A while ago, I was contacted by the Smithsonian magazine to do a cover illustration for their article about the upcoming movie by Steven Spielberg: Lincoln.
After the editorial brief, based on the working title: “Mr. Lincoln goes to Hollywood”, I provided them a series of sketches based on the instructions and guidelines provided to me by the art director ; as always: I did some very simple sketches with enough information to get the idea across, featuring of course Abraham Lincoln.
After viewing a lot of proposal sketches, the editorial selected the sketch above (on the right) that fitted their requirements.
There are a lot of pictures of Abraham Lincoln, lucky for me after a lot of research found a reference that I could use legally. Of course we are all familiar with that photo of Lincoln, I had to use the reference as a base and put an interpretation for the illustration that was not too far from the actual photograph but with enough small variation to make it my own.
I also looked at other pictures of Abraham Lincoln depiction: mostly sculpture, because the reference is rather flat for information, by looking at sculpture of Mr. lincoln, it gave me other interpretations of the man’s face as guidelines.
Because we are all familiar with the existing depictions of Lincoln, little details always come up when one does illustration: what colour were his eyes?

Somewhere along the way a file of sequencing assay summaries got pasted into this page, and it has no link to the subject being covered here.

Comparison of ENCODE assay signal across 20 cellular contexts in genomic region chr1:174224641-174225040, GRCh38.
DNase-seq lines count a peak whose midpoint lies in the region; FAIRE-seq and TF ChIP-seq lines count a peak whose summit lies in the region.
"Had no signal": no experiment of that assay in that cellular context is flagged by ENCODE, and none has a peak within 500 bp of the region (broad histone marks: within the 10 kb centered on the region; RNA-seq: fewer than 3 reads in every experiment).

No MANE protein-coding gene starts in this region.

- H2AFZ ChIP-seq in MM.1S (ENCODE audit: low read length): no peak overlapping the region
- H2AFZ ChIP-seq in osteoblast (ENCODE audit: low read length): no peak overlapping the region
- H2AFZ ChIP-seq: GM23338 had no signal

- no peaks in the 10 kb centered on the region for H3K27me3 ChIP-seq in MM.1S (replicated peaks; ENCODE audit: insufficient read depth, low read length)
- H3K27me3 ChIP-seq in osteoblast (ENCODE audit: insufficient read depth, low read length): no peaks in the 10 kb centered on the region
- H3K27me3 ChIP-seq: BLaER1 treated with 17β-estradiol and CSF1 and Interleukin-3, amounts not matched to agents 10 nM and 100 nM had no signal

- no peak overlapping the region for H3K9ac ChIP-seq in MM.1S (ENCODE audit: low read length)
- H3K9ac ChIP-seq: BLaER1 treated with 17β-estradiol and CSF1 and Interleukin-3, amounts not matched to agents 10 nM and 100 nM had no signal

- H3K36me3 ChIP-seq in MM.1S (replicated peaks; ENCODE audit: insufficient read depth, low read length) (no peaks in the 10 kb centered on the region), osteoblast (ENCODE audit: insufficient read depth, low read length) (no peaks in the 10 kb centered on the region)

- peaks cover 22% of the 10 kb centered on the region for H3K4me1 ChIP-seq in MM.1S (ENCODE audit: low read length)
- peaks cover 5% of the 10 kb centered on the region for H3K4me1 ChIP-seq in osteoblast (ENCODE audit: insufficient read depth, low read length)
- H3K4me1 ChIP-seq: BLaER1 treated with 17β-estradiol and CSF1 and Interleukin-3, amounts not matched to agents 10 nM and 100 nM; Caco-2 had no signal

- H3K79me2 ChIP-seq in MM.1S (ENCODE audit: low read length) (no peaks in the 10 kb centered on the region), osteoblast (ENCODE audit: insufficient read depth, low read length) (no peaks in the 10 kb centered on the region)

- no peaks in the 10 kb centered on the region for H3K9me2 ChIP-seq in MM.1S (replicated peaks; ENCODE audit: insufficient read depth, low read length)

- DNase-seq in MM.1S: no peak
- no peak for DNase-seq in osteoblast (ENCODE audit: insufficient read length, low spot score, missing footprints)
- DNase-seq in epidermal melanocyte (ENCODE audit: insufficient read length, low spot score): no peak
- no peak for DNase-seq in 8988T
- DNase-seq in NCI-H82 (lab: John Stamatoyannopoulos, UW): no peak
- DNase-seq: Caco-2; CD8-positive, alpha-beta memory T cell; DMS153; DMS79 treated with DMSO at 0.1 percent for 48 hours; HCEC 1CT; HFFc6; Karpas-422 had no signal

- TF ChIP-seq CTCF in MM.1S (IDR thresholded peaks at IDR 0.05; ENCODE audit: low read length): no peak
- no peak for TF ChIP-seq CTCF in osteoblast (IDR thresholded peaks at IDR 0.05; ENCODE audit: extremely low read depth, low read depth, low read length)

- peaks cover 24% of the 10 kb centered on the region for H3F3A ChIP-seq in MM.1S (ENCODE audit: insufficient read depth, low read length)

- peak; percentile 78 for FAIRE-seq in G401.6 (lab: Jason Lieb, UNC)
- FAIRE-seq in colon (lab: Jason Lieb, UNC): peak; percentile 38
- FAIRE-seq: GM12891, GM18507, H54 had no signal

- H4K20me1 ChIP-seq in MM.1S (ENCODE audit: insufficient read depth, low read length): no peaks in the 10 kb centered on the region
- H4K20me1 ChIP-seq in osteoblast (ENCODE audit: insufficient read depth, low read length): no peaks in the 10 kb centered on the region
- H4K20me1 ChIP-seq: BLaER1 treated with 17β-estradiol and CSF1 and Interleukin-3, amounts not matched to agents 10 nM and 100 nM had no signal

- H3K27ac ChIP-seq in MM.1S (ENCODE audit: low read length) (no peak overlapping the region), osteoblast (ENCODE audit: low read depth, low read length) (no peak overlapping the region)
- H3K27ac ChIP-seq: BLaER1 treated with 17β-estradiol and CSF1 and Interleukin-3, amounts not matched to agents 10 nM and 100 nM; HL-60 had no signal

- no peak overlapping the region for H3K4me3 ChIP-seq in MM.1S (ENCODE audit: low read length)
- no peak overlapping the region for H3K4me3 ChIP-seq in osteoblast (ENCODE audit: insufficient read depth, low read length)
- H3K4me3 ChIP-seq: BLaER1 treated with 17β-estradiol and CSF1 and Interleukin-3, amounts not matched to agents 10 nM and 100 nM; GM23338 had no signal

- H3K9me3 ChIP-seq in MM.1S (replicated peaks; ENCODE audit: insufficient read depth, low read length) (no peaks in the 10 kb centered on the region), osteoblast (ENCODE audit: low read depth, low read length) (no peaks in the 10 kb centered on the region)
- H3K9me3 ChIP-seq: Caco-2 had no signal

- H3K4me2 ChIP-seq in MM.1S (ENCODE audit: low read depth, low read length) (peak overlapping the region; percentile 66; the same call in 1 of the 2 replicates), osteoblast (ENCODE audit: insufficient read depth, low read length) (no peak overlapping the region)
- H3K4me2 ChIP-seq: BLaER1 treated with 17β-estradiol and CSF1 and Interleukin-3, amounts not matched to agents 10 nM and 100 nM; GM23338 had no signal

These are small details that always come across the execution of any illustration for an illustrator. I love the internet: the best tool ever for research. Why do I bother being diligent when I do my assignments: probably by my nature and also my many years of doing commercial illustrations. The last thing you want; is to have a phone call from the client after the delivery of the final art and having the client asking you: “are you sure about this or that”. Because I started my carreer painting in oils, I realized then that it was easier to research any project properly, rather then correcting later… in oils.
Time to add skin textures and defining some wrinkles: a bit of humanity!
According to the client’s choice; they opted for the sketch with a film strip to be part of the concept. I also added the idea of using the old sepia photograph look as a support to the concept. Using the film strip as a frame to enhance the idea of an historical figure coming to life.
As it stand at this point: this is how the illustration of Mr. lincoln was delivered to the Smithsonian Magazine. After discussion at the editorial level, as it happens often, a variation from the original approved sketch; was requested. To be fair, they (the client) are the end user of the image, as an illustrator I am aware of that situation having been doing illustration for 30 years: did I agree: not my call at that point!
At the end: on the news stand the viewer will never have seen any previous versions.
So here are the final version and the revised version (right) as requested by the editorial staff.